Laura Vandervore, Katrien Stouffs, Ibrahim Tanyalçin, Tim Vanderhasselt, Filip Roelens, Muriel Holder-Espinasse, Agnete Jørgensen, Melanie G Pepin, Florence Petit, Philippe Khau Van Kien, Nadia Bahi-Buisson, Willy Lissens, Alexander Gheldof, Peter H Byers, Anna C Jansen
BACKGROUND: Collagens are one of the major constituents of the pial membrane, which plays a crucial role in neuronal migration and cortical lamination during brain development. Type III procollagen, the chains of which are encoded by COL3A1, is the ligand of the G protein-coupled receptor 56 (GPR56), also known as adhesion G protein-coupled receptor G1. Bi-allelic mutations in GPR56 give rise to cobblestone-like malformation, white matter changes and cerebellar dysplasia. This report shows that bi-allelic mutations in COL3A1 are associated with a similar phenotype...
March 3, 2017: Journal of Medical Genetics
https://www.readbyqxmd.com/read/28167501/comprehensive-characterization-of-neutrophil-genome-topology
#14
Yina Zhu, Ke Gong, Matthew Denholtz, Vivek Chandra, Mark P Kamps, Frank Alber, Cornelis Murre
Neutrophils are responsible for the first line of defense against invading pathogens. Their nuclei are uniquely structured as multiple lobes that establish a highly constrained nuclear environment. Here we found that neutrophil differentiation was not associated with large-scale changes in the number and sizes of topologically associating domains (TADs). However, neutrophil genomes were enriched for long-range genomic interactions that spanned multiple TADs. Population-based simulation of spherical and toroid genomes revealed declining radii of gyration for neutrophil chromosomes...
January 15, 2017: Genes & Development
https://www.readbyqxmd.com/read/28137286/chrom3d-three-dimensional-genome-modeling-from-hi-c-and-nuclear-lamin-genome-contacts
#15
Jonas Paulsen, Monika Sekelja, Anja R Oldenburg, Alice Barateau, Nolwenn Briand, Erwan Delbarre, Akshay Shah, Anita L Sørensen, Corinne Vigouroux, Brigitte Buendia, Philippe Collas
Current three-dimensional (3D) genome modeling platforms are limited by their inability to account for radial placement of loci in the nucleus. We present Chrom3D, a user-friendly whole-genome 3D computational modeling framework that simulates positions of topologically-associated domains (TADs) relative to each other and to the nuclear periphery. Chrom3D integrates chromosome conformation capture (Hi-C) and lamin-associated domain (LAD) datasets to generate structure ensembles that recapitulate radial distributions of TADs detected in single cells...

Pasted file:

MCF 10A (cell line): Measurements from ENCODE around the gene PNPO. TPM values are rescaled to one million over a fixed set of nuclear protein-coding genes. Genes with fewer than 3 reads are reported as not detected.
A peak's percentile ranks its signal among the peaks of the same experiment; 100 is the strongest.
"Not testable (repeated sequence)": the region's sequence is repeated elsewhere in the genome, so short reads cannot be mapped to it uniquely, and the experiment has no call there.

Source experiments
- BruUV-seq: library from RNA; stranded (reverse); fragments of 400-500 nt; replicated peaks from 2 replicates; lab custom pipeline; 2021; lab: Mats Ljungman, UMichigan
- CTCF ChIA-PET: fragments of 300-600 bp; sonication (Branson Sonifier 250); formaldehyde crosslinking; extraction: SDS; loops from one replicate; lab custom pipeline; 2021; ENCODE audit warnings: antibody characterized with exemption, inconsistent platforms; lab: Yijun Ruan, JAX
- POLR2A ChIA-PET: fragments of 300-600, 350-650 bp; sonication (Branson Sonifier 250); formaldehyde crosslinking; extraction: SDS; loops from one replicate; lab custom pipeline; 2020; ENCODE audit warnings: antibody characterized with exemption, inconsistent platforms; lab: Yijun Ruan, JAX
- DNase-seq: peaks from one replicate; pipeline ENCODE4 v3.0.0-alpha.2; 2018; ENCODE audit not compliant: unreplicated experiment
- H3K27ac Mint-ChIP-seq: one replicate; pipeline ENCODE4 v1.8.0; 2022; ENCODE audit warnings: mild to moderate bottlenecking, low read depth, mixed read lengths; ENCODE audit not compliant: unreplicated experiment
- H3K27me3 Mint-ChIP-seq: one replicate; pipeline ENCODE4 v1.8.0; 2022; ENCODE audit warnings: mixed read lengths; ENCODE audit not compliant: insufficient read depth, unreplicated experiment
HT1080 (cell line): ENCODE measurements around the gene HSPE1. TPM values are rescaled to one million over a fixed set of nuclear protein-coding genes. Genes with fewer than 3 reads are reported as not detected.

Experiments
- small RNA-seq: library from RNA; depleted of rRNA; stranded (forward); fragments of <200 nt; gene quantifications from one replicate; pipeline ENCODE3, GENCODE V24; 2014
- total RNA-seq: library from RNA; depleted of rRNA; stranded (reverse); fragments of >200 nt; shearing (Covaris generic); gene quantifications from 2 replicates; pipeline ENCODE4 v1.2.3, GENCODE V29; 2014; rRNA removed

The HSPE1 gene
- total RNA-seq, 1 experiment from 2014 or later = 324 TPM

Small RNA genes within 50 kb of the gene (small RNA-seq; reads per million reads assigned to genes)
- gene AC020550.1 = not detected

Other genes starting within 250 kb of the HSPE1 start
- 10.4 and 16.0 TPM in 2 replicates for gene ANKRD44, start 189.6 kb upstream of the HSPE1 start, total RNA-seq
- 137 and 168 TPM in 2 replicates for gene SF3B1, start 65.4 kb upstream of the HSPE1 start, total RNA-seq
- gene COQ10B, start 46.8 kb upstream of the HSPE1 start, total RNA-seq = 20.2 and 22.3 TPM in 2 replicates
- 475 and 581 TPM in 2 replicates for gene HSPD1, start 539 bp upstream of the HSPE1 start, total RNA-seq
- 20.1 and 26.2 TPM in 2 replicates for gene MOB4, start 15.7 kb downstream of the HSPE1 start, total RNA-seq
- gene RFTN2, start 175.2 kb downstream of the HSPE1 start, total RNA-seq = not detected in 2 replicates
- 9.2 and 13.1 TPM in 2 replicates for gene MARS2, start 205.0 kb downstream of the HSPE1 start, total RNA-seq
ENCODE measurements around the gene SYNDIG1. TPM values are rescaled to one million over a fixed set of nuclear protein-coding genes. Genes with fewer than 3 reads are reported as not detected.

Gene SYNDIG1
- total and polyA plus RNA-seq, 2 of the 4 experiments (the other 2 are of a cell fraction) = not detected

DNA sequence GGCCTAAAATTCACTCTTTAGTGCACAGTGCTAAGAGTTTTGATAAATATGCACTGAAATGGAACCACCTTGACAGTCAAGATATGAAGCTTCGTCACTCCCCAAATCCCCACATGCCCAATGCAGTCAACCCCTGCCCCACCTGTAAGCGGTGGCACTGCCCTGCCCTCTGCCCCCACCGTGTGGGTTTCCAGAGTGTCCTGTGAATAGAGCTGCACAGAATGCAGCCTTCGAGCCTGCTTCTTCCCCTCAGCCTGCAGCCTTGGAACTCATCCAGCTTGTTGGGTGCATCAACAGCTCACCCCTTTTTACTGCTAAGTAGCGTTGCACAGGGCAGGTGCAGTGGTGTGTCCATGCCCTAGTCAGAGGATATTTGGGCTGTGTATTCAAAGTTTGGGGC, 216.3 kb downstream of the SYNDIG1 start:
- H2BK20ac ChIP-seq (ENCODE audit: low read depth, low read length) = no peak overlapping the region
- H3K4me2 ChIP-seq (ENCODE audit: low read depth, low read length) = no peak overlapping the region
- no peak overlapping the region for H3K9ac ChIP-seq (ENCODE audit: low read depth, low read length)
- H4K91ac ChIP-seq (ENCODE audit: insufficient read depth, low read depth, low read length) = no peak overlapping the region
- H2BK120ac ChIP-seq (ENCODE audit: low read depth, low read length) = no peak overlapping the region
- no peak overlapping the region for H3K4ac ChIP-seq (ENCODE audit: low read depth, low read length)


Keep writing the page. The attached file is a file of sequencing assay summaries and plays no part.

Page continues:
January 30, 2017: Genome Biology
https://www.readbyqxmd.com/read/28123028/c-terminal-region-truncation-of-reln-disrupts-an-interaction-with-vldlr-causing-abnormal-development-of-the-cerebral-cortex-and-hippocampus
#16
Seungshin Ha, Prem P Tripathi, Anca B Mihalas, Robert F Hevner, David R Beier
We discovered a hypomorphic reelin (Reln) mutant with abnormal cortical lamination and no cerebellar hypoplasia. This mutant, Reln(CTRdel), carries a chemically induced splice-site mutation that truncates the C-terminal region (CTR) domain of RELN protein and displays remarkably distinct phenotypes from reeler The mutant does not have an inverted cortex, but cortical neurons overmigrate and invade the marginal zone, which are characteristics similar to a phenotype seen in the cerebral cortex of Vldlr(null) mice...
January 25, 2017: Journal of Neuroscience: the Official Journal of the Society for Neuroscience
https://www.readbyqxmd.com/read/27986930/c-terminal-region-truncation-of-reln-disrupts-an-interaction-with-vldlr-causing-abnormal-development-of-the-cerebral-cortex-and-hippocampus
#17
Seungshin Ha, Prem P Tripathi, Anca B Mihalas, Robert F Hevner, David R Beier